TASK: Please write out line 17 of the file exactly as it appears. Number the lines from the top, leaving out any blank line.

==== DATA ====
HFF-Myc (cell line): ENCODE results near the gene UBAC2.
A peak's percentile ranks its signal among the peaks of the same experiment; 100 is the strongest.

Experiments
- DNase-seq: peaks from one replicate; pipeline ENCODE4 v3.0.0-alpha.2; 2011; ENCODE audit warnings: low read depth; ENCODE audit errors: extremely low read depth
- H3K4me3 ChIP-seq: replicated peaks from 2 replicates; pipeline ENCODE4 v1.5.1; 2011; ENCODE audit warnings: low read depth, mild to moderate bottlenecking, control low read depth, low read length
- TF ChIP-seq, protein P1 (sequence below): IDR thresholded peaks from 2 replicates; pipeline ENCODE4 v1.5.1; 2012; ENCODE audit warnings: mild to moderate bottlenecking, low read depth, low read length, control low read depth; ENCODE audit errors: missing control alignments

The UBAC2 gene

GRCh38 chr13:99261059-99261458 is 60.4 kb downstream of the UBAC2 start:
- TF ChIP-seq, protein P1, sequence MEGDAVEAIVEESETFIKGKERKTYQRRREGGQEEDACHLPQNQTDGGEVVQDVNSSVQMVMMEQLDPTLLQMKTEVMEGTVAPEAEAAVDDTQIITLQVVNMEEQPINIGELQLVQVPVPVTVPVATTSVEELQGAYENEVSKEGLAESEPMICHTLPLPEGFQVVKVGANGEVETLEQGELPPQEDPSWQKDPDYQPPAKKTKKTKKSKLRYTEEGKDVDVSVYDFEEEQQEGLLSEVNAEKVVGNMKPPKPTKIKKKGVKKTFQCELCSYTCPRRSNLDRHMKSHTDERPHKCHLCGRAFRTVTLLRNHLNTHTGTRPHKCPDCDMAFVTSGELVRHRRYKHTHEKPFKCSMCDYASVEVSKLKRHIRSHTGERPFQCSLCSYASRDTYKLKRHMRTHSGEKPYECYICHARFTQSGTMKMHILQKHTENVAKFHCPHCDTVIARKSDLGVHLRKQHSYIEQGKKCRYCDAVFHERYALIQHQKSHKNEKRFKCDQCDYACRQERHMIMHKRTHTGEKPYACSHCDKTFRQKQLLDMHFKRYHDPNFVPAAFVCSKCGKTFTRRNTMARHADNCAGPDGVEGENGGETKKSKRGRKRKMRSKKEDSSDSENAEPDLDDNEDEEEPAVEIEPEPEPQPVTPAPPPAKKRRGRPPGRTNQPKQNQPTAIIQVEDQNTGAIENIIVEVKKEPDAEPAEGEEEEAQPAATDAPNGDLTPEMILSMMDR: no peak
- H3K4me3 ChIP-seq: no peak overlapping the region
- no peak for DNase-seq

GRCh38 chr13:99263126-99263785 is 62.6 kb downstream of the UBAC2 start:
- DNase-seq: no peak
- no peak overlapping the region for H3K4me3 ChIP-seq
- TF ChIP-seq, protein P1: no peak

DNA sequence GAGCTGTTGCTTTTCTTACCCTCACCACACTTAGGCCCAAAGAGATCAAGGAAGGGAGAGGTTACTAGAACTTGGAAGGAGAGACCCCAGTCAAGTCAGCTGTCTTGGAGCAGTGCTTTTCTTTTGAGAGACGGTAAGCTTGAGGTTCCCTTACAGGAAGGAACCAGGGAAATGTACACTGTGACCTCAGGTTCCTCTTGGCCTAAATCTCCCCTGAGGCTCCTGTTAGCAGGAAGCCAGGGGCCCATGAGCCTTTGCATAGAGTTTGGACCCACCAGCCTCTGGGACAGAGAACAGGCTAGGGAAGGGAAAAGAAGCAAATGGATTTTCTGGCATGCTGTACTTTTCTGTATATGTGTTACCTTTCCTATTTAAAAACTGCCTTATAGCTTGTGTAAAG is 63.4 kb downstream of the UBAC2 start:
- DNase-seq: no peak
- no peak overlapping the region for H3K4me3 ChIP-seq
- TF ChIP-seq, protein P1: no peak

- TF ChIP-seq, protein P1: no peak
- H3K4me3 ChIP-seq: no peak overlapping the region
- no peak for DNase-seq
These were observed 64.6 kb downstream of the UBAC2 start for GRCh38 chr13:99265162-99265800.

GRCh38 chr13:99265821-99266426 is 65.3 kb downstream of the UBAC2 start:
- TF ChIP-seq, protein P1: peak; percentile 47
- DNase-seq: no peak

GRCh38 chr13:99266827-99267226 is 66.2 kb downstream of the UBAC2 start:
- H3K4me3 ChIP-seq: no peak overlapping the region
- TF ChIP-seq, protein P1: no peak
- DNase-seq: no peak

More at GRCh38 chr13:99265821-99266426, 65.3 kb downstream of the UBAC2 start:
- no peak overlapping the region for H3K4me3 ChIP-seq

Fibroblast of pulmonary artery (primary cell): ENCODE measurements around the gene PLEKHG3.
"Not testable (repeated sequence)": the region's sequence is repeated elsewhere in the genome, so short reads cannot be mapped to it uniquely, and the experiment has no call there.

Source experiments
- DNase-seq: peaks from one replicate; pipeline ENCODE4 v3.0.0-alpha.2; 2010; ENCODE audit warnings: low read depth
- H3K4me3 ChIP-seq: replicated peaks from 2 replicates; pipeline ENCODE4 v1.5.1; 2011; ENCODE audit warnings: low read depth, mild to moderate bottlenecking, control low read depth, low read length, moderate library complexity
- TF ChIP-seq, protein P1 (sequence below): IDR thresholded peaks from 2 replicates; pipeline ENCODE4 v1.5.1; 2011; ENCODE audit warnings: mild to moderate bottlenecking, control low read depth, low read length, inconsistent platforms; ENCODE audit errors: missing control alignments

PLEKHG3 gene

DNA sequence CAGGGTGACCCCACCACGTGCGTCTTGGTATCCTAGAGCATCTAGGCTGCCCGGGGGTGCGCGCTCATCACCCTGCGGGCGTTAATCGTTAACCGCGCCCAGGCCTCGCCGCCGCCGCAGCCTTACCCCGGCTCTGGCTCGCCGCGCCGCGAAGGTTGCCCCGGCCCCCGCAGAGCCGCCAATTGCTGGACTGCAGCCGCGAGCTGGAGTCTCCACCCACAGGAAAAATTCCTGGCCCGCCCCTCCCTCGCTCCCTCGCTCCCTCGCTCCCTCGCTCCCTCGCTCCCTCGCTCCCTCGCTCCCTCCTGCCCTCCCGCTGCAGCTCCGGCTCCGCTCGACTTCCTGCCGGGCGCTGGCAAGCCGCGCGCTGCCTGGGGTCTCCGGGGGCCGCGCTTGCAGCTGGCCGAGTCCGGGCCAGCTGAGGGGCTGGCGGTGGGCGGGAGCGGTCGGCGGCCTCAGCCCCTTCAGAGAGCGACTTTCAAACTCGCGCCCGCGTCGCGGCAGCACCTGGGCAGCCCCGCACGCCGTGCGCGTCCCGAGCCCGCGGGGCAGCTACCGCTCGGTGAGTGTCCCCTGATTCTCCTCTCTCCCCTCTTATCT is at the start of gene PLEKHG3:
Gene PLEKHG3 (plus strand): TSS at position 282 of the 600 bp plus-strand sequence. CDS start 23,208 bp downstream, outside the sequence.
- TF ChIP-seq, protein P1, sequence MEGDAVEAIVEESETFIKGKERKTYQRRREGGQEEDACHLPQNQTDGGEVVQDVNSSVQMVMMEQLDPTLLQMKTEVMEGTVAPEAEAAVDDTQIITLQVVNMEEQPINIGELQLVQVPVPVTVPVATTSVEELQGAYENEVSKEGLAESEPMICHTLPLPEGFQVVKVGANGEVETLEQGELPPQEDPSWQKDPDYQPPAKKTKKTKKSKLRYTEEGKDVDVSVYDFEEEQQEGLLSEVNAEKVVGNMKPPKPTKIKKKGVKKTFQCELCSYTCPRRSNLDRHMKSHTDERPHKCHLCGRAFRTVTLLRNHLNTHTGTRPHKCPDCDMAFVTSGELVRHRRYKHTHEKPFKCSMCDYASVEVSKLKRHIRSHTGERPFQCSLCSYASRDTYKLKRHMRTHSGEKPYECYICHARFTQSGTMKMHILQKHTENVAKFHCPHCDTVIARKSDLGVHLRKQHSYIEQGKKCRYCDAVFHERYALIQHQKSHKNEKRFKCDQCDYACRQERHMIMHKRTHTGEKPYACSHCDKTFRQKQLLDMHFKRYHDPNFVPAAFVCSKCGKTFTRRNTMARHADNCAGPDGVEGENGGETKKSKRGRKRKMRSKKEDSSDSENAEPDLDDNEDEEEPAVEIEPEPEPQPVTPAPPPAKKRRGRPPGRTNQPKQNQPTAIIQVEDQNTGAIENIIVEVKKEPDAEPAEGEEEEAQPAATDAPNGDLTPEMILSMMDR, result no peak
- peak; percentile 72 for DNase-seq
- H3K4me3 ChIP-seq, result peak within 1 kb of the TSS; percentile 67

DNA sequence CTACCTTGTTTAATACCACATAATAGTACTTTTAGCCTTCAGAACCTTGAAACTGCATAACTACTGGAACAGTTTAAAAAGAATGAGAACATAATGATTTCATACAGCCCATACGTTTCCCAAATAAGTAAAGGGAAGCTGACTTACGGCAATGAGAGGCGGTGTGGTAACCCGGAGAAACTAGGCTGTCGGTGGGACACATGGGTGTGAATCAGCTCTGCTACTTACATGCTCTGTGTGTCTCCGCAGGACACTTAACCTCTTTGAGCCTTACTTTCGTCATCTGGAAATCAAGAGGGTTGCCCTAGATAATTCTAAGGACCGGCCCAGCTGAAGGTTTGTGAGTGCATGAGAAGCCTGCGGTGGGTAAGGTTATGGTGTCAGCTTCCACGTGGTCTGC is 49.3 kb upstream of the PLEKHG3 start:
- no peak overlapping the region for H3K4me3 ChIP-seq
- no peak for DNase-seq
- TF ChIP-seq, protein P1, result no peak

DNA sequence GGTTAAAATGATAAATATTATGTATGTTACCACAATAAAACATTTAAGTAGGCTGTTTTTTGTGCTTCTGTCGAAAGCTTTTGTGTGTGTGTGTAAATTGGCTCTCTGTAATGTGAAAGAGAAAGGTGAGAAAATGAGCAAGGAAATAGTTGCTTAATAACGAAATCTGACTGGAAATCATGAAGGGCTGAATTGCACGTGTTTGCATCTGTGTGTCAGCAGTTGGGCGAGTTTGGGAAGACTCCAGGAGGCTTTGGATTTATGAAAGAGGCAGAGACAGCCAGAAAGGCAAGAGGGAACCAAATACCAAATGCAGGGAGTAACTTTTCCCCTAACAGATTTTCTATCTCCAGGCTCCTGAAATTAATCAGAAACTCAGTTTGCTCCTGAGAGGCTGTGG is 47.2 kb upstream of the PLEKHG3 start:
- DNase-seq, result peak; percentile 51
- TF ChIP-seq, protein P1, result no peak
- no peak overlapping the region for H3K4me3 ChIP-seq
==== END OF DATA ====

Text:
- DNase-seq: no peak